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MOPA : Boon or Bane ?

Mopa, the high budgeted airport in the making on Goa’s soil has attracted considerable amount of good and bad publicity. Even though it has been making all kinds of noise, the issue has been of a minute importance to most of the locals. So far only those who supposed to have direct loss or benefit in it has shown intensive engagement. So what’s in it for each one of you locals?

When such projects are under progression, government expects some sort of public feedback but in this case the government only had two sides to weigh upon. One that will benefit from it and the one that won’t. There’s been a lack of liberal perspective on the matter and the Central government has autonomously given a nod while the state government initiating the further advancements. The current provision states that there cannot be two airports within a 150 kms radius and since the
government hasn’t made changes into the set of rules, it somewhat indicates Dabolim airport to be closed down once Mopa becomes fully functional. A large portion of people from South Goa, mostly tourism dependent have shown an extreme disapproval over that. They’re of the opinion that the Dabolim airport in south itself be renovated if required and which is capable enough to satisfy the future needs. In contrast to that, what ICAO report (a paragraph from the report) suggested is, “There is no question that a new airport will eventually be required at Mopa, when the enhanced capacity of Dabolim will not cope with the demand. The challenge is to determine when this capacity will be reached, assuming no additional land will be made available to AAI (Airports Authority of India) and therefore, when the new airport should be commissioned, with what airport characteristics and with what capacity.”

There have been equally significant voices in favour of the projects who have agreed on a condition that locals from Mopa be given job opportunities and a deserving compensation. In argument to it, some have expressed disagreement in regards to the affected locals are mostly farming dependent and aren’t well educated and if they wouldn’t fulfill the basic criteria for the job requirements, how the government would employ them?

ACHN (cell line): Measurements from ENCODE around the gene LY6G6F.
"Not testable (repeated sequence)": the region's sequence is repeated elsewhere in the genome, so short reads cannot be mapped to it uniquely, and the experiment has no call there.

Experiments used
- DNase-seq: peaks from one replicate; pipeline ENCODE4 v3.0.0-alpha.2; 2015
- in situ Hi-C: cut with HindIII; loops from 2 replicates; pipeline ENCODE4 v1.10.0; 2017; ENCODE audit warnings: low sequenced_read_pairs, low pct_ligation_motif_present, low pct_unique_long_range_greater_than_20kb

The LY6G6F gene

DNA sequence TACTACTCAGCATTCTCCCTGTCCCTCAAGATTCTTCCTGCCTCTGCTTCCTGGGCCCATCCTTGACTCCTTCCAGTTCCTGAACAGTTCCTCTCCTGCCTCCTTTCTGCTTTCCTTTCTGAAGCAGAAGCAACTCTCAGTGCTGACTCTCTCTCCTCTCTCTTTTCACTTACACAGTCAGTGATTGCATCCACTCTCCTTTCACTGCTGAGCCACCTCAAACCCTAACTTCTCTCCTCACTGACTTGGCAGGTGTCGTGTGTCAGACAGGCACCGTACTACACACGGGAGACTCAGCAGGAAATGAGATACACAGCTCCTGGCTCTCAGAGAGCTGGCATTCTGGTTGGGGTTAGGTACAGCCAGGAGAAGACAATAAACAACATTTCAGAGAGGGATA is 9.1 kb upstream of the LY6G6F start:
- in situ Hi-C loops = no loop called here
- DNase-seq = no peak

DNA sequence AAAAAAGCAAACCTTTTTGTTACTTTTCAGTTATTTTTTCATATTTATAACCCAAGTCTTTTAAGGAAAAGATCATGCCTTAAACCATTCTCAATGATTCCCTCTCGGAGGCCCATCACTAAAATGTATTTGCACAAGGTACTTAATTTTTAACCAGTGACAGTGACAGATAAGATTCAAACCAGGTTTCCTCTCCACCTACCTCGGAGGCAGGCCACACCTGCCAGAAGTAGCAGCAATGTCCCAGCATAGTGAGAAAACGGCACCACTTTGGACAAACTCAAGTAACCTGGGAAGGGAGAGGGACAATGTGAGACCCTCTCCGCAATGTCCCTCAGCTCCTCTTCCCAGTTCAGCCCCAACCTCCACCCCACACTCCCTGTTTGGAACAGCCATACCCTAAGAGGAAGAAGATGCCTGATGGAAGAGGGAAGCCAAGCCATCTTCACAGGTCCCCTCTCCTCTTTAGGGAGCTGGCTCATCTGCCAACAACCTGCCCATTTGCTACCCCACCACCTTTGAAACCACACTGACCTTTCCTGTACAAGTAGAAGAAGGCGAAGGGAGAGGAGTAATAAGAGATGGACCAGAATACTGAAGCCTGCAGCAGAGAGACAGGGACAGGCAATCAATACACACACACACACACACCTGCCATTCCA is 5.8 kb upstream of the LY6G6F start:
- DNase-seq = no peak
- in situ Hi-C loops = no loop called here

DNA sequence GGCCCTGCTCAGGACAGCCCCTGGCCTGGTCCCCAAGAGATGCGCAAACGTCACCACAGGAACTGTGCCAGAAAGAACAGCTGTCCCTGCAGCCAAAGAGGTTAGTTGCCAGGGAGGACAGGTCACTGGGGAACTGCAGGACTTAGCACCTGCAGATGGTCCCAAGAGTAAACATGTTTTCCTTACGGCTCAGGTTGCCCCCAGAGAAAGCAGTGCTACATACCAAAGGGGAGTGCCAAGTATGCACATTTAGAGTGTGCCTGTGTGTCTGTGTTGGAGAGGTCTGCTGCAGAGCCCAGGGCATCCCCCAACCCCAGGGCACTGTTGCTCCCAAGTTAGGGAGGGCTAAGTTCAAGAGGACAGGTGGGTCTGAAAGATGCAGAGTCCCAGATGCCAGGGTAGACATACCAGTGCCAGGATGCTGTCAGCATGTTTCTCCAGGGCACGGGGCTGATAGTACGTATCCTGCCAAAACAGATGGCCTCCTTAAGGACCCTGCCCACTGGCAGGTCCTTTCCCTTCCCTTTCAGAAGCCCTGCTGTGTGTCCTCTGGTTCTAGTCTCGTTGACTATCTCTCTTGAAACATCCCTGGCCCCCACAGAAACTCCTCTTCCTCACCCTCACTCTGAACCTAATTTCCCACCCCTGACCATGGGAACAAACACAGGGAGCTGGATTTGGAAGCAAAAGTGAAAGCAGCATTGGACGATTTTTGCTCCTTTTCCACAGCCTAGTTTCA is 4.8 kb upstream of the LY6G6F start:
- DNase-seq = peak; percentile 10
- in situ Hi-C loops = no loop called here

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Some of the NGOs actively following the issue have raised concerns of how the project will have adverse effects on Flora and Fauna. They have also accused the government of not considering the farmer’s land in the Environment Impact Assessment (EIA Report) and the report being fully biased and misleading.

Whatever the outcome it sure has driven the land prices up. Once the construction of the new airport is completed it is expected to increase the economic viability of the land around it. According to the local sources, land in the close proximity of the proposed airport has been bought by many people for this sole reason.

However the Government is hopeful that the public-private-partnership (PPP) modeled new Greenfield airport is a future necessity and will play a larger role in building Goa’s economy at many levels, the current development of highways too will contribute to flowing of tourists to all the corners. Also the local authorities have assured of all kinds of protection to the environment on the lines of development.

As the project is already shown green signal by the central and state government, there’s no more scope for debate when it comes to the building of the mega project. Hopefully, the project will be an integration of local, future and environmental needs to the state.

By Ramrai Naik

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